The Center for Medicare & Medicaid Innovation, created by the Affordable Care Act, is trying new ways of delivering health care and testing new incentives and payment models. Some ideas are likely, even expected, to fail. Others may lead to new ways of delivering higher quality care for less money.
CMMI also is supposed to help spread new ideas so they’ll take root in the real world. The U.S. Department of Health and Human Services has the authority to expand approaches that reduce spending – and halt those that do not. This is a more flexible approach than officials had with “demonstration projects” prior to the ACA.
The agency’s website is a goldmine of health care innovation. Read more about what CMMI is tasked with doing, how it will do it and how the success or failures of its projects will be determined in this new tip sheet.
AHCJ just added 899 hospital deficiencies listed in the searchable data on its HospitalInspections.org website. The latest addition includes inspections into June.
The searchable site includes 16,137 different deficiencies among 2,380 hospitals in the United States. The file came from the Centers for Medicare and Medicaid Services, part of the U.S. Department of Health and Human Services.
In addition, the site includes records showing that 709 hospital inspection reports have yet to be added to the CMS computer system. Continue reading
Nine journalists have been named to this year’s class of AHCJ-National Library of Medicine fellows. The fellowship program was created to increase reporters’ access and understanding of the considerable resources available at NLM and the National Institutes of Health.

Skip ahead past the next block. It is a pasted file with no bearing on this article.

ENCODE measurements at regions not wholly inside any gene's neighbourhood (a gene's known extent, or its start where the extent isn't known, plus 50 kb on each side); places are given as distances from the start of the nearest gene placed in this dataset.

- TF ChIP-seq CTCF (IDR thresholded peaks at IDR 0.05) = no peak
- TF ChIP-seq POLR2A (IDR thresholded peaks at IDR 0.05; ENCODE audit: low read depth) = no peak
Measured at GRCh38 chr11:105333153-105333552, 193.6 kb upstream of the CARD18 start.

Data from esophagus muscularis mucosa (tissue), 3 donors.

The journalists chosen to take part this year are: Continue reading
The National Center for Health Statistics published the latest data on 2014 births last month, and these reports can be unexpected gold mines for enterprise reporting.
The reports themselves are very dry – literally just the most recent statistics available on a particular data set with little to no analysis. However, that means most journalists will be reporting just that – the data without much analysis – while others can take some time to compare the numbers to past reports and look for trends. Continue reading
Whether consumers are choosing a car, a household appliance or even a nursing home, there are ratings and reviews available to make the best choice. But patients are often blind when choosing a surgeon.
Surgeon Scorecard, a database released by ProPublica this week helps shed some light on that area with an analysis of death and complication rates for nearly 17,000 U.S. surgeons for eight common surgical procedures. This is the first time this information has been available to the public. Continue reading
Medicare pays doctors and other providers virtually everywhere in the United States, amounting to more than $70 billion in 2013 alone. The money goes for medical exams, X-rays, injections and a host of other treatments and procedures.
The Centers for Medicare and Medicaid Services just released detailed payment data covering 2013. Until 2014, that information was kept secret for 35 years. That year, CMS released detailed payment data covering 2012. Now, health reporters can examine how those public funds have been spent over two years. Continue reading